- Oceans rising faster than expected as climate change exceeds grimmest models (The Raw Story, 23 Nov 2009)
- UN update: climate change hitting sooner and stronger (Environmental Science & Technology, 14 Oct 2009)
- Climate change may be faster than expected (UPI.com, 13 Oct 2009)
- ENVIRONMENT: Climate Change Faster Than Expected, UN Says (IPS, 24 Sep 2009)
- World will warm faster than predicted in next five years, study warns (The Guardian, 27 Jul 2009)
- Climate-Change Calculus: Why it's even worse than we feared (Newsweek, 24 Jul 2009)
- Global warming braked less than expected by haze (Reuters, 18 Jun 2009)
Greenland Ice Sheet Melting Faster Than Expected;
Larger Contributor To Sea-level Rise Than Thought (Science Daily, 13 Jun 2009)
- Ice-free Arctic Ocean possible in 30 years, not 90 as previously estimated (Physorg, 2 Apr 2009)
Arctic meltdown is a threat to humanity
(New Scientist, 25 Mar 2009)
Back in 2006, in a paper in Nature, Walter warned that as the permafrost in Siberia melted, growing methane emissions could accelerate climate change. But even she was not expecting such a rapid change. “Lakes in Siberia are five times bigger than when I measured them in 2006. It's unprecedented. This is a global event now, and the inertia for more permafrost melt is increasing.”
The Arctic is warming up much more quickly than expected - that’s not just a problem for polar bears, it could be catastrophic for us all.
Did climate conference just confuse the politicians?
(New Scientist, 18 Mar 2009)
In 600 talks over three days, researchers presented a complex update on their individual work, the majority of which showed the impacts of climate change would happen faster and be worse than previously thought.
- Sea levels rising faster than expected (Reuters, 10 Mar 2009)
- Ice Declining Faster Than Expected (Science Daily, 26 Feb 2009)
- Climate Warming Gases Rising Faster Than Expected (Fox News, 16 Feb 2009)
Scientists plan emergency summit on climate change
(The Guardian, 9 Feb 2009)
Climate experts from across the world will gather in Copenhagen next month to agree a stark message to policy makers, which they hope will break the political deadlock on efforts to curb rising temperatures. The meeting follows "disturbing" studies that suggest global warming could strike harder and faster than expected.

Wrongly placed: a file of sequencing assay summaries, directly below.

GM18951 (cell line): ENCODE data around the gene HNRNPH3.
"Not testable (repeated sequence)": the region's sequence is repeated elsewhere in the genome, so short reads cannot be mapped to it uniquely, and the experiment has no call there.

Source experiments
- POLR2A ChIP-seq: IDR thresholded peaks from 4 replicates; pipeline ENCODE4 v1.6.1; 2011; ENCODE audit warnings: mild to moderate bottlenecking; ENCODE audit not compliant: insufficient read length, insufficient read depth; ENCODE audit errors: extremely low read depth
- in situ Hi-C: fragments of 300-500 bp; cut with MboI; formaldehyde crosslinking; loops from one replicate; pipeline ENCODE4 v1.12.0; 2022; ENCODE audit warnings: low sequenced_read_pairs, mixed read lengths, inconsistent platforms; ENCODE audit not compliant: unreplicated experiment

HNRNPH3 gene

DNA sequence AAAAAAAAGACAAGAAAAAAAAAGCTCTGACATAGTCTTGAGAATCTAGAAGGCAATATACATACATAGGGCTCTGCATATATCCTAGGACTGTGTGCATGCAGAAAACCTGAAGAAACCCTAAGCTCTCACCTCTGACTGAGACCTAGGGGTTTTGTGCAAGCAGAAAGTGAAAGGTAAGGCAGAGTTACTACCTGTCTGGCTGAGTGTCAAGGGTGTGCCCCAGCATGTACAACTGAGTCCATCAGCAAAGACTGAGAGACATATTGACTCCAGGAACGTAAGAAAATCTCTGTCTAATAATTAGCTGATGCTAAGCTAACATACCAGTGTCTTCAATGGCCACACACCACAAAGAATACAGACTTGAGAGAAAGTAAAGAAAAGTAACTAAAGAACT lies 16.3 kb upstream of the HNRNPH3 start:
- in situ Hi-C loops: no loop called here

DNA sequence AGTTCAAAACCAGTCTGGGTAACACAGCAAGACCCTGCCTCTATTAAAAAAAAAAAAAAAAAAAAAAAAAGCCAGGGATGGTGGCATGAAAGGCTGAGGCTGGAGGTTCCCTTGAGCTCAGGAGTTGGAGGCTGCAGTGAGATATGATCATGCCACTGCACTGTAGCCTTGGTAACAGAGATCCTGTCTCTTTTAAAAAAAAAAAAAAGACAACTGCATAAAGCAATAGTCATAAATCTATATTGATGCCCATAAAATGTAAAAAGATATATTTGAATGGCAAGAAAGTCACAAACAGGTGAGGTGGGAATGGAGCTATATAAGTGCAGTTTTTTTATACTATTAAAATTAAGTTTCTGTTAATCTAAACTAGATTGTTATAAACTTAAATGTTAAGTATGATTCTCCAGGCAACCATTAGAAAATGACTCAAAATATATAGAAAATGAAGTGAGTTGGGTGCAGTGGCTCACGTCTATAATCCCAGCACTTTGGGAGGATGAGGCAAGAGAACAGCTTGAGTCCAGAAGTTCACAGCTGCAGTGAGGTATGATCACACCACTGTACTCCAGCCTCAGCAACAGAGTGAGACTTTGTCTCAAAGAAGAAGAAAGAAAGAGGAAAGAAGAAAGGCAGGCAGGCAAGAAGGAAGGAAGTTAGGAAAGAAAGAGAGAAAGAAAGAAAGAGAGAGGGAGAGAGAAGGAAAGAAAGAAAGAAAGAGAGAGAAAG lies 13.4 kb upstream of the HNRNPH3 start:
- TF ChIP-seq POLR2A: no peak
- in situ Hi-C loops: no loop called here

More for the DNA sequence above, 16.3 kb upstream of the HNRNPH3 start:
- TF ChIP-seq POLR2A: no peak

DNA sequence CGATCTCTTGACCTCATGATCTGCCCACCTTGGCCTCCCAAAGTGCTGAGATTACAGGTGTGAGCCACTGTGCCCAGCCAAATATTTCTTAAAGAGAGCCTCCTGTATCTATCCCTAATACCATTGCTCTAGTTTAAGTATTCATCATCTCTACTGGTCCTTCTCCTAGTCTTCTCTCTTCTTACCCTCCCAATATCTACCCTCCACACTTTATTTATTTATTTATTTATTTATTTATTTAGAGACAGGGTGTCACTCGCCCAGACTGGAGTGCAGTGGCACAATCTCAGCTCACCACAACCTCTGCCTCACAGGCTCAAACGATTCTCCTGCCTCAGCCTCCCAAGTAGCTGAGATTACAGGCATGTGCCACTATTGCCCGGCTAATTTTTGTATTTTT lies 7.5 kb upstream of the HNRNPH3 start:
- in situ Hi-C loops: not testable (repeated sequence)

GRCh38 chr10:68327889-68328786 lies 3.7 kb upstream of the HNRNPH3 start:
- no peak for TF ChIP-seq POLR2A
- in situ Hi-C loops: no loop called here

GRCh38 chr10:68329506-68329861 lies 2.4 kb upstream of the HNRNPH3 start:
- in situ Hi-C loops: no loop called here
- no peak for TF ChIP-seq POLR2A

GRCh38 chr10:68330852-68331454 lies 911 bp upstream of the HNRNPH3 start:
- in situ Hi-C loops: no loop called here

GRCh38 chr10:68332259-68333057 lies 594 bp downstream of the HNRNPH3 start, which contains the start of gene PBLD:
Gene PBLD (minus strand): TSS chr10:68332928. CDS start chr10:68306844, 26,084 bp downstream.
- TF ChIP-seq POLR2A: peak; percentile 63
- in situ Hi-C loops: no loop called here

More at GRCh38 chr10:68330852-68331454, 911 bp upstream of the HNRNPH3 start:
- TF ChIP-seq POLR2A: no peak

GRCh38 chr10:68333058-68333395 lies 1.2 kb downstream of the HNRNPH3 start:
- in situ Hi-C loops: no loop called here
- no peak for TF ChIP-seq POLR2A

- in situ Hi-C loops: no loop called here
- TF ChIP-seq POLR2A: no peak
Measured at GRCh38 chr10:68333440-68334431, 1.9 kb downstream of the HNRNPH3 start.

- Arctic ice melting faster than predicted: expert (CBC News, 24 Dec 2008)
- Climate Warming Gases Rising Faster Than Expected (Fox News, 16 Feb 2009)
- Arctic melt 20 years ahead of climate models (New Scientist, 19 Dec 2008)
- Global Warming Impacts on U.S. Coming Sooner Than Expected, Report Predicts (Science Daily, 18 Dec 2008)
- Methane, Potent Greenhouse Gas, Flowing Into The Atmosphere From Tundra Much Faster Than Expected (Science Daily, 11 Dec 2008)
- Ocean Growing More Acidic Faster Than Once Thought; Increasing Acidity Threatens Sea Life (Science Daily, 26 Nov 2008)
- Scientists fear faster climate change (Seattle PI, 24 Oct 2008)
- Climate change is 'faster and more extreme' than feared (Telegraph.co.uk, 19 Oct 2008)
Antarctic Glaciers Melting More Quickly
(CommonDreams.org, 22 Sep 2008)
"The ice sheets are responding faster to climate change than (anyone) anticipated," he said.
- Study: Future snowmelt in West twice as early as expected; threatens ecosystems and water reserves (e! Science News, 15 Jul 2008)
Russian ice camp in rapid shrink
(BBC News, 11 Jul 2008)
Separate teams of scientists in Canada and the US have forecast that this year's seasonal melt of Arctic sea-ice may well reach or exceed last year's record thaw in which the ice retreated to an extent not predicted for several decades.
- Only seven years left for global warming target: UN panel chief
(PhysOrg, 4 Jul 2008)
Pachauri also sounded a note of caution about the 2 C (3.6 F) figure, as evidence was mounting that climate change was accelerating faster than thought. Heatwaves and floods were increasing, and higher temperatures were having a far-reaching effect on glaciers and snowfall.
“The very wise target that the EU had set of 2.0 (C, 3.6 F) may need to be looked at once more, because the impacts are turning out to be more serious than we had estimated earlier,” he said.
- Arctic sea ice melt ‘even faster’
(BBC News, 18 Jun 2008)
A few years ago, scientists were predicting that Arctic waters would be ice-free in summers by about 2080. Then computer models started projecting earlier dates, around 2030 to 2050. Then came the 2007 summer that saw Arctic sea ice shrink to the smallest extent ever recorded, down to 4.2 million sq km from 7.8 million sq km in 1980. By the end of last year, one research group was forecasting ice-free summers by 2013.
- Arctic sea ice melting faster than expected
(Christian Science Monitor, 12 Jun 2008)
- Western Europe warming much faster than expected (arXiv Blog, 6 Jun 2008)
US Struggling to Respond to Climate Shift
(New Scientist, 28 May 2008)
Climate change is leaving its mark on US ecosystems sooner and more emphatically than biologists had expected. And because the US is not adequately prepared to measure those changes as they occur, land managers may have a harder time mounting an effective response to climate change.
- Acid Oceans: Sooner and Shallower Than Expected (Global Warming Is Real, 26 May 2008)
- CO2 Levels Rising Faster than Expected (Environmental Law Prof Blog, 12 May 2008)